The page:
A new hope for patients suffering from pulmonary embolism is going to emerge through a recent technique, ultrasound-accelerated catheter-directed thrombolysis, that combines the heat and energy of ultrasound with highly targeted delivery of clot-busting drugs. The new technique proved to be an effective treatment for patients with acute massive pulmonary embolism (PE), known as blood clot in the lung.
The innovative technique is created by EKOS Corporation, Bothell, Washington. It adds a new dimension to catheter-directed thrombolysis (CDT), a procedure in which a high concentration of clot busting medication is delivered directly to the embolus over an extended period of time through an infusion catheter. In ultrasound-accelerated CDT, the infusion catheter includes an element device that emits ultrasound energy in the therapeutic zone; the ultrasound works to allow the thrombolytic agent to penetrate the clot, thus reducing both the length of time of the infusion and the volume of thrombolytic drug used.
Ultrasound-accelerated CDT provides excellent results for PE patients.
A 46 patients study conducted over ten years showed that treatment of massive PE by ultrasound-accelerated CDT achieved complete thrombolysis in 100 % of the patients compared to 67 % patients receiving CDT without ultrasound, according to Peter Lin, M.D., professor of surgery at the Baylor College of Medicine at the VEITHsymposium. Both the average dose of thrombolytic agent and the length of time for infusion were lower for patients receiving ultrasound-accelerated CDT. Moreover, there were no hemorrhagic complications within this group compared to 3 incidents in the CDT group. All patients receiving ultrasound-accelerated CDT were treated with tissue plasminogen activator (tPA) as the thrombolytic agent. tPA was administered in 16 of the 21 patients undergoing CDT, with urokinase as the thrombolytic for the other five.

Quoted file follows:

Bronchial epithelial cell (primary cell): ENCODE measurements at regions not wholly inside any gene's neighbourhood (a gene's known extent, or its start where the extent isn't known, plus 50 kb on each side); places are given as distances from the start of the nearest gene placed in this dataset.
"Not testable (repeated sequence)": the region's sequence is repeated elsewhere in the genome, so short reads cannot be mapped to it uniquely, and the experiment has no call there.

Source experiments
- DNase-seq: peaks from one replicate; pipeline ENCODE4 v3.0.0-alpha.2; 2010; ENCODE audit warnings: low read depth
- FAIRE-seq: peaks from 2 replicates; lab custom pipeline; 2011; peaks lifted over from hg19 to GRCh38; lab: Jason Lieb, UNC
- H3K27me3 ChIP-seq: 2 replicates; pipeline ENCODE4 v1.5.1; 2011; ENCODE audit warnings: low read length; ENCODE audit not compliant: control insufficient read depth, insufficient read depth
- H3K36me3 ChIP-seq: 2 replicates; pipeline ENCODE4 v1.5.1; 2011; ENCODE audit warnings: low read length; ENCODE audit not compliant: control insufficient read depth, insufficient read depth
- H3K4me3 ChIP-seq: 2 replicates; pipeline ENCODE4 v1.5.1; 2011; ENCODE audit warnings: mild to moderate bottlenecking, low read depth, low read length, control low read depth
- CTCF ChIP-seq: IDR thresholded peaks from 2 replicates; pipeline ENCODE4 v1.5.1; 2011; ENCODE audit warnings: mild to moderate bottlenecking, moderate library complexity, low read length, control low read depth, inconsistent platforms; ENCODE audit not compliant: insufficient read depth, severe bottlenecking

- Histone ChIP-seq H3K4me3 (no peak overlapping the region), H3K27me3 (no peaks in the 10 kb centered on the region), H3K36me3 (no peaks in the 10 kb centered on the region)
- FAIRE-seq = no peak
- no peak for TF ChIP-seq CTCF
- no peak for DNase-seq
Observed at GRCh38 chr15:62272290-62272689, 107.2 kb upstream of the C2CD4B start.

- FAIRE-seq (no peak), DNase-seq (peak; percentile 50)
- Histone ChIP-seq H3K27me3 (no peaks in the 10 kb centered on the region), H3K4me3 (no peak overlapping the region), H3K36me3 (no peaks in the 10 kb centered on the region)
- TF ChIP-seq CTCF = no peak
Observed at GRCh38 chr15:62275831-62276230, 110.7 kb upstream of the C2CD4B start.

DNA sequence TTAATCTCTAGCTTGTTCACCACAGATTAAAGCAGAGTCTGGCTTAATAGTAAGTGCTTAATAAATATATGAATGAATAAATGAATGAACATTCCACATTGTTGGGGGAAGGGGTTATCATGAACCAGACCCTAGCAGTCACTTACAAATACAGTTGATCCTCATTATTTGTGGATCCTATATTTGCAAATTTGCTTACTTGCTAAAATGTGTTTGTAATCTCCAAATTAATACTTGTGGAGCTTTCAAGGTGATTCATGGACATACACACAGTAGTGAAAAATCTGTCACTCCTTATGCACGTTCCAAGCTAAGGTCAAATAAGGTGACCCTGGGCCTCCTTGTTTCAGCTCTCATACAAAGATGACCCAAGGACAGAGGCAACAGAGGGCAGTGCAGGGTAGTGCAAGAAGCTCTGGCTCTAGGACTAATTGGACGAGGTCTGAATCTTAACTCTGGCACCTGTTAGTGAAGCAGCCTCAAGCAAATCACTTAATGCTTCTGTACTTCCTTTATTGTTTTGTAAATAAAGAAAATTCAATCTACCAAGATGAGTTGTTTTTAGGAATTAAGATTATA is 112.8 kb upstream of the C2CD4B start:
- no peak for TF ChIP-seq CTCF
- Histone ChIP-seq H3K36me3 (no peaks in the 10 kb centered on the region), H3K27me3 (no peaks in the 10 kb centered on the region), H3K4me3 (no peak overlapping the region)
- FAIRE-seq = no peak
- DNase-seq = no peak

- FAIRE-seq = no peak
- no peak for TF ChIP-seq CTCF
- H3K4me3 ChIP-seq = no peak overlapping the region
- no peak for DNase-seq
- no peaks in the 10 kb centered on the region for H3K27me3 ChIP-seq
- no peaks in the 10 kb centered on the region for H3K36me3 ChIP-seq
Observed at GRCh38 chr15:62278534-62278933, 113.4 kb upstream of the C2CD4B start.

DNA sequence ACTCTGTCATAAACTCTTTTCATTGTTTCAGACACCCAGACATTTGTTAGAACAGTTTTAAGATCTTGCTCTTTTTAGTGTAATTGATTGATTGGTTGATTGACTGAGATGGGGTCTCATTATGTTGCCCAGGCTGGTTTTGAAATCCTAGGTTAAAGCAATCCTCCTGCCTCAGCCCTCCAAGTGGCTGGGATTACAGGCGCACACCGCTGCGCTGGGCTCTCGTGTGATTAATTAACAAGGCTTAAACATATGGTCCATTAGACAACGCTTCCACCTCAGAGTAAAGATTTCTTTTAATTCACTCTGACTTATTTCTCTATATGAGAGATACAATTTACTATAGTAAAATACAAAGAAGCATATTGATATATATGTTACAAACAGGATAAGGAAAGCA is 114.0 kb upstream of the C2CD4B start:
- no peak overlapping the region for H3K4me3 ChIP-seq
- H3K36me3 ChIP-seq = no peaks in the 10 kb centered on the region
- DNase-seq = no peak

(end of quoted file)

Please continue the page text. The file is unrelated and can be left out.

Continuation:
Dr. Lin said: "while both CDT and ultrasound-accelerated therapy have remarkable therapeutic effects for this life threatening condition, the EKOS device provides a significant added benefit of clearing most if not all the clot while using less drug." PE causes over 300,000 deaths every year in the United States, and most of these are the result of acute massive PE and typically occur within one hour of presentation. For patients with hemodynamic instability from massive PE, systemic thrombolysis is considered to be the first line of treatment. Dr. Lin added: "In institutions with appropriate clinical expertise. Ultrasound-accelerated thrombolytic is a beneficial treatment option in patients who have acute massive PE with contraindications to systemic thrombolysis, when time to administer systemic thrombolytic agents is lacking, or when no improvement follows stand intravenous thrombolytic administration."